Sterling rates to tighten to euro, and a more inverted curve

The sterling rates curve still trades with a remnant of the risk premium that appeared in the run-up to the September budget debacle, making it one of the few markets where we think rates are unjustifiably high. Things have changed since then, however. Markets have come around to our more benign view on the terminal rate in this cycle, now implying hikes will stop around 4.25%. Instead, the discrepancy is to be found in longer maturities where the curve implies the Bank rate will remain elevated longer than at other central banks.

What markets expect from the Bank of England over the coming months

Chart

Source: Refinitiv, ING

That markets taking a more hawkish view of BoE policy than signalled, for instance in its forecast, is nothing new. What’s changed is the way participants look at inflation risk. This has prompted yield curves to take a much more benign view of Fed and ECB policy. Each country is different but we find the treatment of sterling rates increasingly at odds with that of the dollar and euro. As a result, we expect the differential between 5Y sterling and euro swap rates to shrink to 75bp. This convergence should also be helped by the worsening of UK economic surprise indices, just as their eurozone equivalent goes from strength to strength.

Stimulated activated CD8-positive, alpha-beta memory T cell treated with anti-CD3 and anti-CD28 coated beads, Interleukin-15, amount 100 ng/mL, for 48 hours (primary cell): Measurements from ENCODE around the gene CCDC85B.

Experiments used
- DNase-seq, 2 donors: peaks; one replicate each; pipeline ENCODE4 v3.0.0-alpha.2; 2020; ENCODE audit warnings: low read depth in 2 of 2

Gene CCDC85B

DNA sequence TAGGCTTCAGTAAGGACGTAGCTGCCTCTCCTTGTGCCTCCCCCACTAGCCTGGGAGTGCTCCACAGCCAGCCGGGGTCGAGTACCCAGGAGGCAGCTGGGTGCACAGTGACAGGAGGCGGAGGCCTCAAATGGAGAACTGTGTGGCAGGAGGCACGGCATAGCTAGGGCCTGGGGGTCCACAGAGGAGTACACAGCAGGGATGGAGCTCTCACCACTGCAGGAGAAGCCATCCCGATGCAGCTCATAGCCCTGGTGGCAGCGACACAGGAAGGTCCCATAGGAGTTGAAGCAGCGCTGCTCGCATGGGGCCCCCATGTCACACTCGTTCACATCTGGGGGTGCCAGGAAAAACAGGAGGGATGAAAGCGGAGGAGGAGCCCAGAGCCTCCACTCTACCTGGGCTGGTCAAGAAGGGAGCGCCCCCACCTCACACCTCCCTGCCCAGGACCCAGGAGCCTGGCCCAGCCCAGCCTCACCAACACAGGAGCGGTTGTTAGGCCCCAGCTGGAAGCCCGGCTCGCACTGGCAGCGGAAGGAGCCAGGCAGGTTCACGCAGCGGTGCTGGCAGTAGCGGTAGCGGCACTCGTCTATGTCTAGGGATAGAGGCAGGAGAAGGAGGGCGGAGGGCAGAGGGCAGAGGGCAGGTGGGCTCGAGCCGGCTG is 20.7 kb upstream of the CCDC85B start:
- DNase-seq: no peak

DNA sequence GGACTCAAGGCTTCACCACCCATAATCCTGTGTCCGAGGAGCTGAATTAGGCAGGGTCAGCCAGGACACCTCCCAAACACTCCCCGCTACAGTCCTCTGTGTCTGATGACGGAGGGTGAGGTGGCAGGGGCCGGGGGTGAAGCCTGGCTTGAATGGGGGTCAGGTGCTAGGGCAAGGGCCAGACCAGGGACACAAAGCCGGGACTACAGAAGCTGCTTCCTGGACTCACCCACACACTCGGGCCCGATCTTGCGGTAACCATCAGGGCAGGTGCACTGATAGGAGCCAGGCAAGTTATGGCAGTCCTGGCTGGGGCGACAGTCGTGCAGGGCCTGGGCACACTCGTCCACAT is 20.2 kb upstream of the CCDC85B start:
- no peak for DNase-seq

The spread between euro and sterling swap rates is likely to narrow

Chart

Source: Refinitiv, ING

We also think the GBP curve is due to flatten further. One likely driver is the market's growing confidence that the BoE, like the Fed, will soon be in a position to cut rates, although we wouldn’t expect this before 2024. Another less probable driver would be if the BoE feels the need to tighten policy more than expected in the coming meetings. We very much doubt that longer rates would follow the short end higher, pricing instead a growing risk of rate cuts down the line to cushion the economic hit.

We think the GBP curve is due to flatten further

Chart

Source: Refinitiv, INGRead the original analysis:

GBP: Temporary strength